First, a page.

symbols with "__vdso_" or "__kernel_" so as to  distinguish  them  from
       other  standard  symbols.   For example, the "gettimeofday" function is
       named "__vdso_gettimeofday".

       You use the standard C calling conventions when calling  any  of  these
       functions.  No need to worry about weird register or stack behavior.

NOTES

   Source
       When you compile the kernel, it will automatically compile and link the
       vDSO code for you.  You will frequently find it under the architecture-
       specific directory:

           find arch/$ARCH/ -name '*vdso*.so*' -o -name '*gate*.so*'

   vDSO names
       The  name  of the vDSO varies across architectures.  It will often show
       up in things like glibc's ldd(1) output.  The  exact  name  should  not
       matter to any code, so do not hardcode it.

       user ABI   vDSO name
       ─────────────────────────────
       aarch64    linux-vdso.so.1
       ia64       linux-gate.so.1
       ppc/32     linux-vdso32.so.1
       ppc/64     linux-vdso64.so.1
       s390       linux-vdso32.so.1
       s390x      linux-vdso64.so.1
       sh         linux-gate.so.1
       i386       linux-gate.so.1
       x86_64     linux-vdso.so.1
       x86/x32    linux-vdso.so.1

ARCHITECTURE-SPECIFIC NOTES

       The subsections below provide architecture-specific notes on the vDSO.

       Note  that the vDSO that is used is based on the ABI of your user-space
       code and not the ABI of the kernel.  Thus, for example, when you run an
       i386  32-bit ELF binary, you'll get the same vDSO regardless of whether
       you run it under an i386  32-bit  kernel  or  under  an  x86_64  64-bit
       kernel.   Therefore,  the  name of the user-space ABI should be used to
       determine which of the sections below is relevant.

   ARM functions
       The ARM port has a code page full of  utility  functions.   Since  it's
       just  a  raw page of code, there is no ELF information for doing symbol
       lookups or versioning.  It does provide support for different  versions
       though.

       For  information  on  this  code page, it's best to refer to the kernel
       documentation as it's extremely detailed and covers everything you need
       to know: Documentation/arm/kernel_user_helpers.txt.

   aarch64 functions
       The table below lists the symbols exported by the vDSO.

       symbol                   version
       ──────────────────────────────────────
       __kernel_rt_sigreturn    LINUX_2.6.39
       __kernel_gettimeofday    LINUX_2.6.39
       __kernel_clock_gettime   LINUX_2.6.39
       __kernel_clock_getres    LINUX_2.6.39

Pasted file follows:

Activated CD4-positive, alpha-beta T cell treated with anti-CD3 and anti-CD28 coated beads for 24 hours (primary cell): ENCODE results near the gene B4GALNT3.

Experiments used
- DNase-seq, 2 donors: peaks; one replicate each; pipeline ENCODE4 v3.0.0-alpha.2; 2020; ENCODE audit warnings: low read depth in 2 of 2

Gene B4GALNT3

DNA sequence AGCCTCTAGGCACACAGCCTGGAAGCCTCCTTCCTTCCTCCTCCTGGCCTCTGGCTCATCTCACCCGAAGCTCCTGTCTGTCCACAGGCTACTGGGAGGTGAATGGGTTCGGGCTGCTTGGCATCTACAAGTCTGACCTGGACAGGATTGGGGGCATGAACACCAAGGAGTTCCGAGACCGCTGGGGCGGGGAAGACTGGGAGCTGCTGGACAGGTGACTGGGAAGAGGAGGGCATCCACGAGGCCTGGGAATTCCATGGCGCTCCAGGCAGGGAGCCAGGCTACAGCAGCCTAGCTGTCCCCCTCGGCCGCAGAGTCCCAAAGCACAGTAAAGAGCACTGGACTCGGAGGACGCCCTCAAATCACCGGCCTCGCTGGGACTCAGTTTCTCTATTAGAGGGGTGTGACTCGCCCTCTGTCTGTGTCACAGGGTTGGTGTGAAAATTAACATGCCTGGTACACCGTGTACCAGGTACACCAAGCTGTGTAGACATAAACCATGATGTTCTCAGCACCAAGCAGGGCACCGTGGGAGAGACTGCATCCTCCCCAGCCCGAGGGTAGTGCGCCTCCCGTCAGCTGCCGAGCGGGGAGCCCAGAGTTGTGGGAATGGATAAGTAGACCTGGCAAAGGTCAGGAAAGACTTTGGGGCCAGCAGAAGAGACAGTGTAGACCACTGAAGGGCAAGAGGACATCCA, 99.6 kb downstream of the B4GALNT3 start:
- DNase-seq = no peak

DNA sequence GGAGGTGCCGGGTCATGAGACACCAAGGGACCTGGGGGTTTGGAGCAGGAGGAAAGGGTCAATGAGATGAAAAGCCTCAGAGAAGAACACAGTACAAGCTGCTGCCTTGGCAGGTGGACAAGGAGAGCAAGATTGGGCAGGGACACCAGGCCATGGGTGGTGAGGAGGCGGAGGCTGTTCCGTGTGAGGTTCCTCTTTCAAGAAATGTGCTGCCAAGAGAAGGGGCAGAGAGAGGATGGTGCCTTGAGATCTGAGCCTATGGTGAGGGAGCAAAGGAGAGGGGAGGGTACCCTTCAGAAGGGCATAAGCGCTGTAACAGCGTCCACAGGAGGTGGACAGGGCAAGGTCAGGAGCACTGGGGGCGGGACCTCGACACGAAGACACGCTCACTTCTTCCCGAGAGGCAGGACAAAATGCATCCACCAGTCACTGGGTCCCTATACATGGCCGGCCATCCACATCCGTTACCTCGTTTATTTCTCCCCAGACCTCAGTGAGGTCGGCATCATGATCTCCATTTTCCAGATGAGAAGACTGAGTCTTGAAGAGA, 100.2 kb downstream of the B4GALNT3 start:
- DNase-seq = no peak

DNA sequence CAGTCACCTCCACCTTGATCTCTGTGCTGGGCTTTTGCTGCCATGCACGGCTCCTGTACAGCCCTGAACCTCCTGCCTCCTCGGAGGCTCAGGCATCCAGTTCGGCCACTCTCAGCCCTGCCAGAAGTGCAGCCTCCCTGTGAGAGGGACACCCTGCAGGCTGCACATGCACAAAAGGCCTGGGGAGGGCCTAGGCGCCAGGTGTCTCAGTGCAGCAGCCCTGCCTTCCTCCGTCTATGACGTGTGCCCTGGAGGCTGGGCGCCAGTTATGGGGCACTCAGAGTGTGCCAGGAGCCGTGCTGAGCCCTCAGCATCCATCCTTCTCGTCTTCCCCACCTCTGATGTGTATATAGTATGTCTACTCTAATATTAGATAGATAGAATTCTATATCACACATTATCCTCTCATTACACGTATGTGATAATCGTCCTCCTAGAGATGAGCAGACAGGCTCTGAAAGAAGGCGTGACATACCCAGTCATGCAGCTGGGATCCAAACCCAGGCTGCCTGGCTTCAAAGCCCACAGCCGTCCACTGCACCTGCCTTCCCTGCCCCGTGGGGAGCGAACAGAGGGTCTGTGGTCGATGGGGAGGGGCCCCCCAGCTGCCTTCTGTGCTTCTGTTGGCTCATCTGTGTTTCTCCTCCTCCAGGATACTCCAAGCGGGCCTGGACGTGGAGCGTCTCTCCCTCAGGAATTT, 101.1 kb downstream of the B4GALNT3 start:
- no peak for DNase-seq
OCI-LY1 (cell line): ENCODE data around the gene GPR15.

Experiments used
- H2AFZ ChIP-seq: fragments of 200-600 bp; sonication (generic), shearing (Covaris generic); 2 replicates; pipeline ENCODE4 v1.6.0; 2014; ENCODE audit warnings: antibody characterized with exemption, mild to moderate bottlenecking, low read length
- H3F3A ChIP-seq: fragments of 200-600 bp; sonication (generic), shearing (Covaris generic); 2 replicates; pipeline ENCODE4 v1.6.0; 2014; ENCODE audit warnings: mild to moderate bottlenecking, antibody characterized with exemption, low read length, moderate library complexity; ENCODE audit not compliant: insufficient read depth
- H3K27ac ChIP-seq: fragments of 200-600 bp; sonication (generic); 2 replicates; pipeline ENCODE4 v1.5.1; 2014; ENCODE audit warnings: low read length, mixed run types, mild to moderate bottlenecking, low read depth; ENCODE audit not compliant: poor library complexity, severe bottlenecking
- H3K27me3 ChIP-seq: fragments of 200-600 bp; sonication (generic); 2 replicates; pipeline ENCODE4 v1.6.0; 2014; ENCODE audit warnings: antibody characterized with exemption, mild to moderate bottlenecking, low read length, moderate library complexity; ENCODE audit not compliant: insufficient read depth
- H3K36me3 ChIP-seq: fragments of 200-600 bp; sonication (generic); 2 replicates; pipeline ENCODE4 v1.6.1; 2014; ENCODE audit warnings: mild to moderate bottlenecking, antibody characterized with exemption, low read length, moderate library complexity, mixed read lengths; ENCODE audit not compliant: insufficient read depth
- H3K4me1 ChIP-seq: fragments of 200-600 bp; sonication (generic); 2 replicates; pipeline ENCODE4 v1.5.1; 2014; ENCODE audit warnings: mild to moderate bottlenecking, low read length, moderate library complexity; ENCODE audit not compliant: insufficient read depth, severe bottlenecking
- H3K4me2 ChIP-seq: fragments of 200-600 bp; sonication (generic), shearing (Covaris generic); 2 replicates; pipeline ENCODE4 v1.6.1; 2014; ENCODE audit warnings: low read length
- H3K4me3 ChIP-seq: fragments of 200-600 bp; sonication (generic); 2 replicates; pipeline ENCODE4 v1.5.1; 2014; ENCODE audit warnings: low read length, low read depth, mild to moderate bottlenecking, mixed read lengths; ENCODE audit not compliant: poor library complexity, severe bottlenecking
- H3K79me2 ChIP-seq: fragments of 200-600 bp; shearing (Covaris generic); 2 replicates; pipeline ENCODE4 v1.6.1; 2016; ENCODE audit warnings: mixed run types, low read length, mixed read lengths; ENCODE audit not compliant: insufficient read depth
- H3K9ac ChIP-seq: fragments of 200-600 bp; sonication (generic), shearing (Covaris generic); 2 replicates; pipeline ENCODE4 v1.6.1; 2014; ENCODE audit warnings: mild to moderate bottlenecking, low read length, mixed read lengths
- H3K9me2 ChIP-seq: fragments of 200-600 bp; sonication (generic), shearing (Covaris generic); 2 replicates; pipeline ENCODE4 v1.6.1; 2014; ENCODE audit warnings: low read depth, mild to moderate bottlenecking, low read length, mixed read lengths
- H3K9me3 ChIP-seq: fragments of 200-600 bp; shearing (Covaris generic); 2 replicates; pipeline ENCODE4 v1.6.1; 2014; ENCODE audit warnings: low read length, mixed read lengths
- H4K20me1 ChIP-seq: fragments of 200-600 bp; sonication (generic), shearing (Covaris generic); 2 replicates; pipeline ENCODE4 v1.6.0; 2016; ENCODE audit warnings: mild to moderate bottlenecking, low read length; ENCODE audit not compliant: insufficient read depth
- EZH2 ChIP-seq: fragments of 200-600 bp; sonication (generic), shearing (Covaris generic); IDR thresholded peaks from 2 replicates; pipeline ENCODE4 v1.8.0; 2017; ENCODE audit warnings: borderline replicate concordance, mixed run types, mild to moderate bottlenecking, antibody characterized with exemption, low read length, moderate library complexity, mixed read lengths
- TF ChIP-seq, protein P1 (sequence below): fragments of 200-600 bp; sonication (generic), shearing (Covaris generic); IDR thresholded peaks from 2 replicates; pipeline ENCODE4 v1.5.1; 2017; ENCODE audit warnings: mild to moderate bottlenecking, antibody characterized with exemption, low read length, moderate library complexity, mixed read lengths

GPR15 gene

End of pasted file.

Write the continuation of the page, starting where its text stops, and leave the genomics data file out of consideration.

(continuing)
bfin (Blackfin) functions
       As  this  CPU lacks a memory management unit (MMU), it doesn't set up a
       vDSO in the normal sense.  Instead, it maps at  boot  time  a  few  raw
       functions  into  a  fixed  location in memory.  User-space applications
       then call directly  into  that  region.   There  is  no  provision  for
       backward  compatibility  beyond sniffing raw opcodes, but as this is an
       embedded CPU, it can get away with things—some of the object formats it
       runs aren't even ELF based (they're bFLT/FLAT).

       For  information  on  this  code page, it's best to refer to the public
       documentation:
       http://docs.blackfin.uclinux.org/doku.php?id=linux-kernel:fixed-code

   ia64 (Itanium) functions
       The table below lists the symbols exported by the vDSO.

       symbol                       version
       ───────────────────────────────────────
       __kernel_sigtramp            LINUX_2.5
       __kernel_syscall_via_break   LINUX_2.5
       __kernel_syscall_via_epc     LINUX_2.5

       The Itanium port is somewhat tricky.  In addition to the vDSO above, it
       also  has "light-weight system calls" (also known as "fast syscalls" or
       "fsys").  You can invoke these via  the  __kernel_syscall_via_epc  vDSO
       helper.  The system calls listed here have the same semantics as if you
       called  them  directly  via  syscall(2),  so  refer  to  the   relevant
       documentation  for each.  The table below lists the functions available
       via this mechanism.

       function
       ────────────────
       clock_gettime
       getcpu
       getpid
       getppid
       gettimeofday
       set_tid_address

   parisc (hppa) functions
       The parisc port has a code page full  of  utility  functions  called  a
       gateway  page.   Rather  than  use  the  normal  ELF  auxiliary  vector
       approach, it passes the address of the page to the process via the  SR2
       register.   The  permissions on the page are such that merely executing
       those addresses automatically executes with kernel privileges  and  not
       in user space.  This is done to match the way HP-UX works.

       Since  it's  just  a  raw page of code, there is no ELF information for
       doing symbol lookups or versioning.  Simply call into  the  appropriate
       offset via the branch instruction, for example:

           ble <offset>(%sr2, %r0)

       offset   function